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Quantopian Futures

Any system moving forward from the present moment will trade the current front month, so the systems created will end up transacting at established prices going forward. If you attempt to transact/backtest, do to adjustment the transaction history will be off and the results will be off also. So one could argue you can only realistically forward test a concept/system created and log the transactions.

Regards,
Chris

11 responses

Continous 30 year bond, adjusted data.

http://www.screencast.com/t/nXtvZJViQh

Continous 30 year bond, non adjusted data.

http://www.screencast.com/t/MQs0EGlzC9

Notice if you look at the above pictures, you wont notice a difference, unless you look at the highs, the highs are different as you go further back in history. Thus the prices are actually different, and when you backtest systems results will be different when fed the 2 data sets.

Yearly Performance Summary

Year Days Closed Balance End Total Equity End VADI Total Equity Gain Gain % # Trades

2002 334 121,346.25 121,346.25 121,346.25 8,846.25 7.9% 5
2003 365 128,365.50 128,365.50 128,365.50 7,019.25 5.8% 2
2004 366 139,687.75 139,687.75 139,687.75 11,322.25 8.8% 6
2005 365 139,687.75 139,687.75 139,687.75 0.00 0.0% 0
2006 365 139,687.75 139,687.75 139,687.75 0.00 0.0% 0
2007 365 139,687.75 139,687.75 139,687.75 0.00 0.0% 0
2008 366 139,687.75 139,687.75 139,687.75 0.00 0.0% 0
2009 365 139,687.75 139,687.75 139,687.75 0.00 0.0% 0
2010 365 139,687.75 139,687.75 139,687.75 0.00 0.0% 0
2011 365 139,687.75 139,687.75 139,687.75 0.00 0.0% 0
2012 366 139,687.75 139,687.75 139,687.75 0.00 0.0% 0
2013 365 139,687.75 139,687.75 139,687.75 0.00 0.0% 0
2014 365 139,687.75 139,687.75 139,687.75 0.00 0.0% 0
2015 365 139,687.75 139,687.75 139,687.75 0.00 0.0% 0
2016 366 139,687.75 139,687.75 139,687.75 0.00 0.0% 0
2017 97 139,687.75 139,687.75 139,687.75 0.00 0.0% 0

non adjusted data, 30 year bond.

Yearly Performance Summary

Year Days Closed Balance End Total Equity End VADI Total Equity Gain Gain % # Trades

2002 334 128,549.75 128,549.75 128,549.75 16,049.75 14.3% 5
2003 365 128,549.75 128,549.75 128,549.75 0.00 0.0% 0
2004 366 128,549.75 128,549.75 128,549.75 0.00 0.0% 0
2005 365 128,549.75 128,549.75 128,549.75 0.00 0.0% 0
2006 365 128,549.75 128,549.75 128,549.75 0.00 0.0% 0
2007 365 128,549.75 128,549.75 128,549.75 0.00 0.0% 0
2008 366 128,549.75 128,549.75 128,549.75 0.00 0.0% 0
2009 365 128,549.75 128,549.75 128,549.75 0.00 0.0% 0
2010 365 128,549.75 128,549.75 128,549.75 0.00 0.0% 0
2011 365 128,549.75 128,549.75 128,549.75 0.00 0.0% 0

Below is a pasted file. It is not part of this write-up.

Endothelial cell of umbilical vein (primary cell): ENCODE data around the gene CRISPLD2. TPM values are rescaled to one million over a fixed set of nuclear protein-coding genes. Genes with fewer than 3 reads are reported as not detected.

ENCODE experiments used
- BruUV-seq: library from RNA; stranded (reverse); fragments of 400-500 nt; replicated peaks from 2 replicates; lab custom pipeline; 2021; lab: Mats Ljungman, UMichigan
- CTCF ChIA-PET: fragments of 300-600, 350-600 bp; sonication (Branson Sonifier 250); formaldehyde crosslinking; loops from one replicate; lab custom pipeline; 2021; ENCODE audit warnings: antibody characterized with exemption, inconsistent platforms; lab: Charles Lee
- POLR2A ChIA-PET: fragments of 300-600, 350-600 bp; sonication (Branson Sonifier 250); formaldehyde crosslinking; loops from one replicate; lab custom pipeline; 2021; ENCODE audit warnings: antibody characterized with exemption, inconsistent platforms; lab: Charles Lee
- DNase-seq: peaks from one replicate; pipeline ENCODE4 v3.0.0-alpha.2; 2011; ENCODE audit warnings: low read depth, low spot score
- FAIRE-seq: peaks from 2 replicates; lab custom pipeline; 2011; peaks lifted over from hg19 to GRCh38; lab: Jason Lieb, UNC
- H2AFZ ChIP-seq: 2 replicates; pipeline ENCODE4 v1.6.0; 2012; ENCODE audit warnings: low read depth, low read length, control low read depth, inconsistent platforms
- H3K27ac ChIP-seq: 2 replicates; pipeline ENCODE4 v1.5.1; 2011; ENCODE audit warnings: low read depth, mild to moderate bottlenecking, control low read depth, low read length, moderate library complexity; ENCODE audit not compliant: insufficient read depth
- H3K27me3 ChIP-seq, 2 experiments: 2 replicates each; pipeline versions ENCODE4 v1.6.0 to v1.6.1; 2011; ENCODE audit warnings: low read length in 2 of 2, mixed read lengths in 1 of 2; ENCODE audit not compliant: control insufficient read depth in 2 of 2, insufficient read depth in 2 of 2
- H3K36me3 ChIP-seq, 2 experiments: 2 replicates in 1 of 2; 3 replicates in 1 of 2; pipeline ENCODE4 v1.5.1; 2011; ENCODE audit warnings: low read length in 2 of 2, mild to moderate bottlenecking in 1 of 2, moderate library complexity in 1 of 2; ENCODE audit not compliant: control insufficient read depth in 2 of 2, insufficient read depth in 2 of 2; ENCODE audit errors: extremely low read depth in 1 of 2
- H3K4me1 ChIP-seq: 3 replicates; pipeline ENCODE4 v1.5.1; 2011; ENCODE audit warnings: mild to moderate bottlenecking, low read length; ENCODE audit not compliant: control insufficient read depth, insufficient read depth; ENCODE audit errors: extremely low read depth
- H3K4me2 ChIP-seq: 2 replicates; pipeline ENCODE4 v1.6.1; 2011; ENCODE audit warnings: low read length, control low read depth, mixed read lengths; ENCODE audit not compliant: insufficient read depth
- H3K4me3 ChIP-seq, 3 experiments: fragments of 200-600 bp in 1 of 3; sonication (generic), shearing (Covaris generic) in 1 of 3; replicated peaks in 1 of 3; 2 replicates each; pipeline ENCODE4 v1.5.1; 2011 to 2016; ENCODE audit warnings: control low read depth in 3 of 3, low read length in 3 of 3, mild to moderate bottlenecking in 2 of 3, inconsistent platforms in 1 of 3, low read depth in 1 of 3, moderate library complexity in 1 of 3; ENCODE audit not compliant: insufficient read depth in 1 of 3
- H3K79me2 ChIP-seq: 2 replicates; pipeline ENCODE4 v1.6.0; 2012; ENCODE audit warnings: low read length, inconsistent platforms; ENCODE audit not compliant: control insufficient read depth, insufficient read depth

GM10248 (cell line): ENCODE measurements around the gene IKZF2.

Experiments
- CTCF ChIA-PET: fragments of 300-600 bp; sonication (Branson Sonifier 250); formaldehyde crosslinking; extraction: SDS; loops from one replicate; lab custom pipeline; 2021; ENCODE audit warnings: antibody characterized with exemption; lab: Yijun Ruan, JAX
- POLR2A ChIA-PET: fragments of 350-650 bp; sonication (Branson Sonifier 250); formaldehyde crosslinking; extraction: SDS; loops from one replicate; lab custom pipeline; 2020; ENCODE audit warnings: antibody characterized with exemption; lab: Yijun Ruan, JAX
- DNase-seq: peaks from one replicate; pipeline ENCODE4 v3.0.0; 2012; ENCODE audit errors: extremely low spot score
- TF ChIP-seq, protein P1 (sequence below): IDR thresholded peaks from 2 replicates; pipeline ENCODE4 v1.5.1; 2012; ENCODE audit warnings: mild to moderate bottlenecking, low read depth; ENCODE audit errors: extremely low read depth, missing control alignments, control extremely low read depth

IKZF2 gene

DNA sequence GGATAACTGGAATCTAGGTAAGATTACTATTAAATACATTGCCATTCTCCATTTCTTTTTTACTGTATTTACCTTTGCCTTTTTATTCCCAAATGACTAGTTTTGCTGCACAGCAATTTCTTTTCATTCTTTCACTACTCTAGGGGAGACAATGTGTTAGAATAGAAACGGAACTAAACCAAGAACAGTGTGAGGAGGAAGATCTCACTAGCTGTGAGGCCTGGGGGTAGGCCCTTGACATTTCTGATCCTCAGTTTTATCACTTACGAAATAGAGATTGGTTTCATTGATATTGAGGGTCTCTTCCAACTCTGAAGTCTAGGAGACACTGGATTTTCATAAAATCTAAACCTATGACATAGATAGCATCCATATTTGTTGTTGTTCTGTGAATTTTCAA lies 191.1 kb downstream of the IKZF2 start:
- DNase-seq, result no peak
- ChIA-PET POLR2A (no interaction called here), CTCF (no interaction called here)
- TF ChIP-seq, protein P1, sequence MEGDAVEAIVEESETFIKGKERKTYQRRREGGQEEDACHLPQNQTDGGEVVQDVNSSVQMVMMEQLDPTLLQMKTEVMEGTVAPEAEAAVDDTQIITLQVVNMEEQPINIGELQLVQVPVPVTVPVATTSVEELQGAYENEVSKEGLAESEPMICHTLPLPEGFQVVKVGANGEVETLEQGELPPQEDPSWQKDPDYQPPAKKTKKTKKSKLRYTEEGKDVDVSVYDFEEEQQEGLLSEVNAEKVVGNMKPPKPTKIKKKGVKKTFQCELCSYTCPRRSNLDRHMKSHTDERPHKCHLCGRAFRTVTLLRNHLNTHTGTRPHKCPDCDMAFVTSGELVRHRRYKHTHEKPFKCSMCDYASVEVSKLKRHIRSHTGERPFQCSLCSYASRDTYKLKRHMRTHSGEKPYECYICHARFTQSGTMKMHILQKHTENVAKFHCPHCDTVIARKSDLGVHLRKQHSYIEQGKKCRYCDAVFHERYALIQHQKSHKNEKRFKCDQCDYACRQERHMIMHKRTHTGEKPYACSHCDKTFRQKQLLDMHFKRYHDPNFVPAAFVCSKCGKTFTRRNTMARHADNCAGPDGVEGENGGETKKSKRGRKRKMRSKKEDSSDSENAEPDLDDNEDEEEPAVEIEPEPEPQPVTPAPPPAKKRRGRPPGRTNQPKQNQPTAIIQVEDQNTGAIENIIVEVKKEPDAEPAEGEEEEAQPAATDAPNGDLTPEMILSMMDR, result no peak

2012 366 128,549.75 128,549.75 128,549.75 0.00 0.0% 0
2013 365 128,549.75 128,549.75 128,549.75 0.00 0.0% 0
2014 365 128,549.75 128,549.75 128,549.75 0.00 0.0% 0
2015 365 128,549.75 128,549.75 128,549.75 0.00 0.0% 0
2016 366 128,549.75 128,549.75 128,549.75 0.00 0.0% 0
2017 97 128,549.75 128,549.75 128,549.75 0.00 0.0% 0

adjusted data, 30 year bond.

Both sets of data, run through same system.

Most data sets come in:

linked adjusted
linked nonadjusted
specific futures contract (ie March 2007 30 Year Bond)

When creating systems, I've had to just test on individual contracts to make it as realistic as possible, so the data set is only for that specific month/year futures contract. Thus most systems end up closing out as expiration approaches. And resuming system based on the number of bars needed for that system for the new front month futures contract. For signal generation, a certain number of bars are needed to trigger logic of algo.

Hi Krishna,

You're right. An accurate simulation of a futures algo can not be made with just continuous futures nor just contracts - you need both.

The Quantopian Futures API has both continuous futures as well as individual contracts. The continuous futures can be used to get a historical window of data, without lookahead bias, and can be adjusted to account for gaps between contracts. Of course, continuous futures are not tradable assets as you mentioned, they are simply tools that make it possible to perform computations over historical data. When we launch futures in backtesting, algorithms will be able to use continuous futures to get a reference to the current 'active' contract, and can only place trades in contracts themselves. You will be able to maintain a reference to a given underlying asset (e.g. S&P500 e-mini), but will have to get the current contract (or a back contract, if you prefer) to actually trade.

I encourage you to have a look at this notebook introducing our Futures API. Some of the plots using continuous futures may make what I'm saying more clear.

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thankyou Jamie, will look through notebook.

Its almost like treating each individual futures contract as a separate security, and use the continuous contract only if its continuous pricing is used in signal logic. Some systems depend on the actual prices and are sensitive even if there is minor price difference secondary to adjustment.

Exit or rollover from one contract to the next will be needed.

Hi Krishna,

Yes, algorithms will be able to reference either contracts or continuous futures, so you can get pricing data for either.

To roll from one contract to the next, you will be able to order the current active contract after getting it from a continuous future, and you will be able to close out contracts that you hold by getting them from context.portfolio.positions. When futures become available in backtesting, this will be demonstrated in sample algorithms, tutorials, and lectures.

For the roll feature, 'days before expiration' feature would be ideal, if one can set the days before expiration, would get the most out of each contracts quantity of price bars.